AP Moller Maersk has agreed to buy the logistics business of Hong Kong-based Li & Fung—controlled by tycoon brothers William and Victor Fung—for $3.6 billion in an all-cash deal that will boost the shipping giant’s presence across Asia.
The acquisition of LF Logistics will transform Maersk into a global integrator of container logistics, providing digital end-to-end logistics solutions to customers worldwide, Soren Skou, CEO of Maersk said in a statement. The acquisition will boost Maersk’s network of warehouses by about 40% to 549 facilities globally, creating one of the world’s biggest logistics firms competing with the likes of UPS and DHL.
“With the acquisition of LF Logistics, we add critical capabilities in Asia Pacific to support our customers long term growth in Asia Pacific as well as capabilities and technology we can scale in our contract logistics business globally,” Skou said.
The acquisition comes as the world’s biggest container shipping line is poised to report record profits this year, driven by a surge in freight rates amid a global supply-chain disruption caused by the Covid-19 pandemic. As part of the deal, Maersk and Li & Fung will also forge a strategic partnership to create a comprehensive range of end-to-end global supply chain services for their customers.
LF Logistics, which is 78.3% owned by Li & Fung and 21.7% owned by Singapore government’s investment firm Temasek Holdings, processes more than 1 million orders per week for over 250 clients globally across 223 distribution centers in China and around the region, according to its website. The company, which employs more than 10,000 people globally, generated about $1.3 billion in revenues last year.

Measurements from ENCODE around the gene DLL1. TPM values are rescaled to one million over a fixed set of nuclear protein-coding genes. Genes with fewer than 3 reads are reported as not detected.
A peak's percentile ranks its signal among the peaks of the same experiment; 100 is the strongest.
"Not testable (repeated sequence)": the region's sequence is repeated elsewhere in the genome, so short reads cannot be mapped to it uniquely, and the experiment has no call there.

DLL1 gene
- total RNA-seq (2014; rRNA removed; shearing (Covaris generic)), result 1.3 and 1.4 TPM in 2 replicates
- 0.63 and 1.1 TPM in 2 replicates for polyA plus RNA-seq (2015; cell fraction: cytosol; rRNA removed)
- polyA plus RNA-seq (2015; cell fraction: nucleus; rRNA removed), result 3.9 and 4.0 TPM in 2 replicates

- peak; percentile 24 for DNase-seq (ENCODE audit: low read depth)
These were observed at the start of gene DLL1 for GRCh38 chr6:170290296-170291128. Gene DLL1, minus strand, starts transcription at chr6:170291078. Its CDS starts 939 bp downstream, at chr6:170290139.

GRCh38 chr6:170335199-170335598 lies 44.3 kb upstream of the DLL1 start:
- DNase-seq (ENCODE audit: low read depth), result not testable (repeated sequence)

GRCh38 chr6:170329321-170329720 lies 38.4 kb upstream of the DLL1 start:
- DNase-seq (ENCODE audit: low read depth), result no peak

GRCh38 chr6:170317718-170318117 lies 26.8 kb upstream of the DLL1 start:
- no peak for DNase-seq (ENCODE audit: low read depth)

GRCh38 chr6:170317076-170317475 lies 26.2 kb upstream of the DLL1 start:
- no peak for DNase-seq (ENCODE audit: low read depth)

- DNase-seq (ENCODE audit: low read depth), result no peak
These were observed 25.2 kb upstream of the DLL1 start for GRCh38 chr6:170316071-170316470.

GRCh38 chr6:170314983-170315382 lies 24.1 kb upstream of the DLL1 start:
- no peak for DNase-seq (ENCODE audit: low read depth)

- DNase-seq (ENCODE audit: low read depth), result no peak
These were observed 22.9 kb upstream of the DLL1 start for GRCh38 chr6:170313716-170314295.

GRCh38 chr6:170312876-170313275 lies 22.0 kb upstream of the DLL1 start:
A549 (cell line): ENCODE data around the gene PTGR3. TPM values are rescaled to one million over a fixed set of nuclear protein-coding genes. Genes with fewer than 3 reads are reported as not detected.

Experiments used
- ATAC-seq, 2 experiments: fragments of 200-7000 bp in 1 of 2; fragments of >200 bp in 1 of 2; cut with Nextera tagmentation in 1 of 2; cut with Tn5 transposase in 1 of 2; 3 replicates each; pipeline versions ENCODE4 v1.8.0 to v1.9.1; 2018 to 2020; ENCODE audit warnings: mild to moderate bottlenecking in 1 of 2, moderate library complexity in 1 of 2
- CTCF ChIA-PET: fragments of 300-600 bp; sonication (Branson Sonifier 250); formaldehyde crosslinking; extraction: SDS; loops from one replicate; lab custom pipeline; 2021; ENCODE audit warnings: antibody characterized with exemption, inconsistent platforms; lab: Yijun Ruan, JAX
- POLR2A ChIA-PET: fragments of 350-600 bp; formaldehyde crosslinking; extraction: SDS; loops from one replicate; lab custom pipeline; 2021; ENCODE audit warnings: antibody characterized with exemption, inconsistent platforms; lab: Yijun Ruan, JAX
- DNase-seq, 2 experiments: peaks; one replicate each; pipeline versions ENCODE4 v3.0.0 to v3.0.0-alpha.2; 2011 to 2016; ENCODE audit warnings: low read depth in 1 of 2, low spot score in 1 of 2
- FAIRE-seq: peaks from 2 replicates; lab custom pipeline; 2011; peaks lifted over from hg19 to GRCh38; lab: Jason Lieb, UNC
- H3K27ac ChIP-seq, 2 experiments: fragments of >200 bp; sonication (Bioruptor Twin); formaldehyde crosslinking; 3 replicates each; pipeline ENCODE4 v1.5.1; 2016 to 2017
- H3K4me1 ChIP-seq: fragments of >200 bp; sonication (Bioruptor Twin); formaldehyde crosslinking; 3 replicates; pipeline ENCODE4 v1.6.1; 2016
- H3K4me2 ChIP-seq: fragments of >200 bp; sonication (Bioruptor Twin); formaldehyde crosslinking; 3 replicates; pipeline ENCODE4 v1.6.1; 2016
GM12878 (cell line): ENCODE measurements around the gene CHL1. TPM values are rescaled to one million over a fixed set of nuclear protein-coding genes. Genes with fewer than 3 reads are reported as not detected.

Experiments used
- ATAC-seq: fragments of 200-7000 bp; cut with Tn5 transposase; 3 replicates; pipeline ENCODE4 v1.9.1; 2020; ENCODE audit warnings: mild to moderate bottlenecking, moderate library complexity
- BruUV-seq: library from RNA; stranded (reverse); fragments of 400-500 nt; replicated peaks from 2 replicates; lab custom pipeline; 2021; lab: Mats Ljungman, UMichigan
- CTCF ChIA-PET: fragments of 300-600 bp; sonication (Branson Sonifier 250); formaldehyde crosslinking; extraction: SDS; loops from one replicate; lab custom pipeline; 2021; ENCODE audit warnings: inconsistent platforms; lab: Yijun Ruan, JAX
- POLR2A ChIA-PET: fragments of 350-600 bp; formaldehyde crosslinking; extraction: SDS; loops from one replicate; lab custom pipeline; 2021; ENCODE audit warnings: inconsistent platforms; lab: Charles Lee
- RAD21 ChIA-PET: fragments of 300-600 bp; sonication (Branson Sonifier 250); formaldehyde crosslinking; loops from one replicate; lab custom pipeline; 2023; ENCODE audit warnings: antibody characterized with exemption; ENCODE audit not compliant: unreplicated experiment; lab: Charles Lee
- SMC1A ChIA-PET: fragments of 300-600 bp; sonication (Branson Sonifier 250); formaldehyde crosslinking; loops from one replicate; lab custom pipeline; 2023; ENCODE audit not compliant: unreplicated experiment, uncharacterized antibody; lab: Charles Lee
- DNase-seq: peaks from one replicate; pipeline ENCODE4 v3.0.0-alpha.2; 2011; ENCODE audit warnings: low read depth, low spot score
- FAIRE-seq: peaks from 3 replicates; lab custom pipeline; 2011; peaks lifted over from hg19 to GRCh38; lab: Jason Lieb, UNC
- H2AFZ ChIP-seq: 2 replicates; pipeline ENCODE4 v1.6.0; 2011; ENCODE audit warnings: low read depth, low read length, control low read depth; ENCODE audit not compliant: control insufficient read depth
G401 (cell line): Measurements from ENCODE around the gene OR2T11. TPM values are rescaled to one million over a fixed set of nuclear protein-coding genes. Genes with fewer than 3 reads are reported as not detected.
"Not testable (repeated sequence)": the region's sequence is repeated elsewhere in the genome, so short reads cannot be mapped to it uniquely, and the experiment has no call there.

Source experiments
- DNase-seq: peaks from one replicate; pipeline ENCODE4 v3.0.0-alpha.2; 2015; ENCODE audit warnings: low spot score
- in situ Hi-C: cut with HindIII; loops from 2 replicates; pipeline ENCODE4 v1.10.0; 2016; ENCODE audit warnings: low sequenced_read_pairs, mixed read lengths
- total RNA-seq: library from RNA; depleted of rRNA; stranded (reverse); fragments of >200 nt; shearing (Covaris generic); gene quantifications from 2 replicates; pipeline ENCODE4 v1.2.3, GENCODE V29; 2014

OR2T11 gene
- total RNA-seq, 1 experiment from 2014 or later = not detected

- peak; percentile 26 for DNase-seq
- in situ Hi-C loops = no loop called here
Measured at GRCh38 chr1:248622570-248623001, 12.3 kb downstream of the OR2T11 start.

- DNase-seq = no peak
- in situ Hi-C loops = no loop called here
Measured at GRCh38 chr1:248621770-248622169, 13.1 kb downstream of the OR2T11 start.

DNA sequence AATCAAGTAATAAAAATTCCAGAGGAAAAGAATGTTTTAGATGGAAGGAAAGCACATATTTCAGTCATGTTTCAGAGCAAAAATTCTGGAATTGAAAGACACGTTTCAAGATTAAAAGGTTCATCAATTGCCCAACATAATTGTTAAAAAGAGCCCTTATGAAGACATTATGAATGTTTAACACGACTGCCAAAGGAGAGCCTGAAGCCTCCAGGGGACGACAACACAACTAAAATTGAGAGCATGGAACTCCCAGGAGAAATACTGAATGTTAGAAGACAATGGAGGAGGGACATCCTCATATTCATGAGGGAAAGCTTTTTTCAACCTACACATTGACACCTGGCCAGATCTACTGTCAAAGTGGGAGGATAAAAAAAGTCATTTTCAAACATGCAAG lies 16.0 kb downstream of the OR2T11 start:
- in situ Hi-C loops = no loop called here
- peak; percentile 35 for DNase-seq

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The transaction is expected to be completed in 2022, subject to regulatory approvals. Based on Maersk’s purchase price, LF Logistics’ valuation has more than doubled since the Temasek deal valued the business at $1.4 billion back in 2019.
“The divestment of LF Logistics will further simplify our business to focus on our core trading and supply chain digitalization capabilities, which have seen a strong rebound back to pre-Covid levels,” Spencer Fung, Li & Fung group executive chairman, said in a separate statement. “With Covid causing major supply chain disruptions, the importance of a diverse global supply chain network is more pronounced than ever, and Li & Fung is well positioned to serve our customers through our network of 50 export markets.”
Li & Fung—which was founded in 1906 as an exporter of porcelain and silk is among Hong Kong’s oldest companies—was taken private by Spencer Fung’s father Victor and his uncle William at the height of the pandemic in May 2020 in a deal valued at $930 million. It provides supply chain management solutions to manufacturers and retailers across the U.S. and Europe. Victor and William Fung had fallen off the list of Hong Kong’s 50 Richest in 2019.